The environmental activist group Animal Rebellion made headlines for scaling a Home Office building in Westminster on Tuesday.
The protesters said they were scaling the building to demand “government support for a plant-based food system at Cop26.” They added: “The protesters have said that they will take action until the government defunds meat and subsidises a plant-based tradition”.
Four activists intend to stay on the outside of the building, which houses the Department for Environment, Food and Rural Affairs, for as long as they can and have brought backpacks with supplies up with them.
So who are Animal Rebellion?
Animal Rebellion are an off-shoot group of the environmental activist group Extinction Rebellion. They started out by running themed days or events as part of Extinction Rebellions’ rebellion weeks, but have since branched out to organising their own separate “actions”.
The group were part of the Extinction Rebellion protests in August 2019 and said they began by declaring themselves “in open rebellion against the UK government on August 17 2019, whilst occupying Trafalgar Square with 10,000 people”.
On 7 October that year, Animal Rebellion organised a protest at Smithfields Market, the oldest meat market in the UK. They set up dozens of tents and demanded the market became vegan.
Earlier this year, on 27 August, Animal Rebellion ran another protest as part of Extinction Rebellion’s fortnight-long protest against the global climate crisis in London. Activists were arrested after dyeing the iconic Buckingham Palace fountains blood red in a protest against the use of crown land for hunting and animal agriculture.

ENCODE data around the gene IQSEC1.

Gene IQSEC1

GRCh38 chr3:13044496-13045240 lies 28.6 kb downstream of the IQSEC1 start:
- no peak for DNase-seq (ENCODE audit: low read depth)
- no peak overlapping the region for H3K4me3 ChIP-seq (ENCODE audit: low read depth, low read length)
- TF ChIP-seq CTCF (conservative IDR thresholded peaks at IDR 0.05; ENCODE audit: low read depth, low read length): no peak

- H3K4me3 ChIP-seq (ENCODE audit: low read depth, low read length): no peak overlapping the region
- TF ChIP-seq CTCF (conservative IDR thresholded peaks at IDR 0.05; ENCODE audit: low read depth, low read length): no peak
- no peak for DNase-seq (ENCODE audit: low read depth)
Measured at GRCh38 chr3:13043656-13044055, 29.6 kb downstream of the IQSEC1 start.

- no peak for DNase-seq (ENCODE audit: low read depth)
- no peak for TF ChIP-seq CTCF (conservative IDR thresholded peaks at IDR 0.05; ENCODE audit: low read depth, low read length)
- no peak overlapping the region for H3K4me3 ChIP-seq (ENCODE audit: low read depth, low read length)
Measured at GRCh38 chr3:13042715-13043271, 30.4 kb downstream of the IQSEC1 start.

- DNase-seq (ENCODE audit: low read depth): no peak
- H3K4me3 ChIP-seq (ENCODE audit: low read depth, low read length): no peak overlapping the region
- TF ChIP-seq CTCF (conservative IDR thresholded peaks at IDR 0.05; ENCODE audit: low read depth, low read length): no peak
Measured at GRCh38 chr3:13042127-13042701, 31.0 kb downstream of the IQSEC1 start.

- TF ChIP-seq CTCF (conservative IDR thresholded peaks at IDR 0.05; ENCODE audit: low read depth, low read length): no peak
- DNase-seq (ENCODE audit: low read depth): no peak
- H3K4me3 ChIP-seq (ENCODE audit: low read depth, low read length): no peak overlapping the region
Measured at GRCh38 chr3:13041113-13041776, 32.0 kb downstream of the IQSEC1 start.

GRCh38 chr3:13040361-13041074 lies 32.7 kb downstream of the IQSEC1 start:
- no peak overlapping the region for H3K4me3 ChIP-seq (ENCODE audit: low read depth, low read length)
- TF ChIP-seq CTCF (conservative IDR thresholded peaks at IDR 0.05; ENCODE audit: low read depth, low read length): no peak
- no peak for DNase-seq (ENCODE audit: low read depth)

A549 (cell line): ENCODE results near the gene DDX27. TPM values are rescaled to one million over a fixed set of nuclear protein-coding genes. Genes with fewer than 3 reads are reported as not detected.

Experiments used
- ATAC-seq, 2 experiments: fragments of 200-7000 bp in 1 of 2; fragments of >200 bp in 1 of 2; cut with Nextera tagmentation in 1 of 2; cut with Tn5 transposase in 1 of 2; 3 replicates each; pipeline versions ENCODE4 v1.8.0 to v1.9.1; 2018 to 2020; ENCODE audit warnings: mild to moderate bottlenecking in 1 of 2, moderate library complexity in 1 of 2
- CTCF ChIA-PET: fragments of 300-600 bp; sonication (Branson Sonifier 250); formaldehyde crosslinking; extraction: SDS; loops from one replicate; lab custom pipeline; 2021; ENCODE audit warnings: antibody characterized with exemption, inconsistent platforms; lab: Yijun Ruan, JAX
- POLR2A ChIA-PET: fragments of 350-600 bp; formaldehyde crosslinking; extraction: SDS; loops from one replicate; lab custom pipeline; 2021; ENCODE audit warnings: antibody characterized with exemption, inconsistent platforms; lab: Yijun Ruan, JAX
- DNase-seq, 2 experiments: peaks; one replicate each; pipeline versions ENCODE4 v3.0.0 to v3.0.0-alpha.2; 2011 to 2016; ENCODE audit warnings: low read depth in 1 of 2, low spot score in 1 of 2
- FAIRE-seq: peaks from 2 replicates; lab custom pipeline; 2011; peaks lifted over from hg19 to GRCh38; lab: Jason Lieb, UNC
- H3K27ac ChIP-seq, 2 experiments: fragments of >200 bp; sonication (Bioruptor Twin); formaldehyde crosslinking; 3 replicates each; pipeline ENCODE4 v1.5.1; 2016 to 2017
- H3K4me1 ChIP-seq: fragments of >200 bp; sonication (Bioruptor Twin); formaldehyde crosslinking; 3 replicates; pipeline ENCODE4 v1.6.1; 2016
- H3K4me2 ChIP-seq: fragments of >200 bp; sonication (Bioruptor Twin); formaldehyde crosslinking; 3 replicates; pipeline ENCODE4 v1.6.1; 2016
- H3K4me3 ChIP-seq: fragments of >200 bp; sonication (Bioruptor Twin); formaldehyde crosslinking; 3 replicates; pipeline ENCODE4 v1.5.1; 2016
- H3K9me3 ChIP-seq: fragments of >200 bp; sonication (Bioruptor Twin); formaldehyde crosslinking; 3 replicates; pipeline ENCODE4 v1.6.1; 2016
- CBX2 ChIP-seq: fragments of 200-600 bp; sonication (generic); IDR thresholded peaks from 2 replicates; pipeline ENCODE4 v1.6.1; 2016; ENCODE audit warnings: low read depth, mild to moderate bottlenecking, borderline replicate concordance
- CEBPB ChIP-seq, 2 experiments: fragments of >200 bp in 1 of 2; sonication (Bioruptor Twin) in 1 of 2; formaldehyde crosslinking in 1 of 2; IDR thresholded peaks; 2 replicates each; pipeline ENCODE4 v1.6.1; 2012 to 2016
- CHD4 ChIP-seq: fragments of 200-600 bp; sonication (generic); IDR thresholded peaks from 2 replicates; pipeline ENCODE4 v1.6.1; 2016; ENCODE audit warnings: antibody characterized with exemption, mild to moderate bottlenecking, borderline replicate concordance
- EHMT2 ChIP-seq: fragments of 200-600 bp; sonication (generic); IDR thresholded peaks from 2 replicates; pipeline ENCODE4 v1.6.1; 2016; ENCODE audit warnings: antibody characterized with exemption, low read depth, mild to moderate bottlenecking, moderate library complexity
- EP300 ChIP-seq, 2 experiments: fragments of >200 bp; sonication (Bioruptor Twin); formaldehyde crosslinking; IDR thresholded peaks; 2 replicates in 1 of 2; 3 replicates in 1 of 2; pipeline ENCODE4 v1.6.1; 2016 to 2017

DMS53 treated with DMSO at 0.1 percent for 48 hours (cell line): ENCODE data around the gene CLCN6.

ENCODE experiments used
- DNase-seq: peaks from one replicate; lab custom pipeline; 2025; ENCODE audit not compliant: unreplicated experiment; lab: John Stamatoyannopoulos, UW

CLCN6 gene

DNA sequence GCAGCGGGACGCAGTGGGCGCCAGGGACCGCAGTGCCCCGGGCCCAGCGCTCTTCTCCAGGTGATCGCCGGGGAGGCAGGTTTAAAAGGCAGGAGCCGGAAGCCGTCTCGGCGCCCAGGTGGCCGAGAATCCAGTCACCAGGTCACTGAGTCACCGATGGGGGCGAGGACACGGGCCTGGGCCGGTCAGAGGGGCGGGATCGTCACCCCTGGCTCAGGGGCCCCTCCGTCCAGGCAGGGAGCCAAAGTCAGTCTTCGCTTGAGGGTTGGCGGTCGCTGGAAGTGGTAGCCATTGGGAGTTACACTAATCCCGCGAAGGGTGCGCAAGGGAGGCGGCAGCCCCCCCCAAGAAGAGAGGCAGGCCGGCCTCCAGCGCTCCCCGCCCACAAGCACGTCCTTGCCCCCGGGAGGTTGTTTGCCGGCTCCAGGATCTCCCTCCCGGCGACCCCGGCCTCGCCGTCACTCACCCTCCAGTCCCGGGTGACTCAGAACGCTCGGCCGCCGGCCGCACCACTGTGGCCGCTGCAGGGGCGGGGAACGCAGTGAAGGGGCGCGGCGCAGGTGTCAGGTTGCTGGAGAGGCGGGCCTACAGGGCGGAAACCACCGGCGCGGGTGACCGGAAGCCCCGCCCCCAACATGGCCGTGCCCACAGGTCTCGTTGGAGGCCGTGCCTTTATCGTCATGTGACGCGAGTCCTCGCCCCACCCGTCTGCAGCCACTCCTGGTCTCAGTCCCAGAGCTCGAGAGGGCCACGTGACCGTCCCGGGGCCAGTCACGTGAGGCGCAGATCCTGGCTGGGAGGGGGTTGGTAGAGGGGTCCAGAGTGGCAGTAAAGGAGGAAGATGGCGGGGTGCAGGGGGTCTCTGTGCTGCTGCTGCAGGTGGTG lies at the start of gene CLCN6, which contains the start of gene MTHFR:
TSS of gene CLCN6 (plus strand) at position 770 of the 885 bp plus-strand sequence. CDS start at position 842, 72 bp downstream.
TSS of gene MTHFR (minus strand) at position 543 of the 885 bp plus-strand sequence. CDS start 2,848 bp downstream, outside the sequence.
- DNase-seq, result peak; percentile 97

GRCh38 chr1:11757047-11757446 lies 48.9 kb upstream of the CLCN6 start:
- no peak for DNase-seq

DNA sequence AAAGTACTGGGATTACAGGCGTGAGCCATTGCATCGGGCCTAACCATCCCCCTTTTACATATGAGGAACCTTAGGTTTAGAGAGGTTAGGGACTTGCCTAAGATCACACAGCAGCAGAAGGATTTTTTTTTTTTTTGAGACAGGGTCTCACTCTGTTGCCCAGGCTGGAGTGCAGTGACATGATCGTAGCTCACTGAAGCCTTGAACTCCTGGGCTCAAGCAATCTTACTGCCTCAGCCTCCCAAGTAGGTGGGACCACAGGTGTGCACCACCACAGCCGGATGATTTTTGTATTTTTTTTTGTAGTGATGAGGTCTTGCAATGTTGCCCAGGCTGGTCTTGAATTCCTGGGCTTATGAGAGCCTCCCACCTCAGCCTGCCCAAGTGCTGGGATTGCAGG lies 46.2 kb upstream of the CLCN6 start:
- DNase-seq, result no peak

What do they want?
Animal Rebellion activists have three main demands. The first, called “Tell the Truth”, calls on the government to declare a “climate and ecological emergency, working with other institutions to communicate the urgency for change.”
They argue that people can’t talk about the climate crisis without considering the impacts of animal agriculture.
Their second demand, “Act Now”, asks the government to act to “halt biodiversity loss and reduce greenhouse gas emissions to net zero by 2025.” They add that this cannot be done “without a transition to a just and sustainable plant-based food system”.
The third demand, “Beyond Politics”, calls for the creation of a “citizens’ assembly on climate and ecological justice”. A citizens’ assembly is a body formed to deliberate on certain issues and is made up of randomly selected citizens.
What protests have the group organised recently?
The environmental activists blocked the entrance and exit to the UK’s largest dairy factory in August this year. They erected two wooden tower structures at the entrance and exit of Arla’s factory in Aylesbury.
Around 50 protesters camped out at the site, with some “locked-on” to a van and lying in the middle of the roads in and out of the dairy plant. They were eventually removed by police officers
On Tuesday 26 October four Animal Rebellion activists scaled a Home Office building in Westminster to demand that the government defund meat and subsidise plant-based alternatives.
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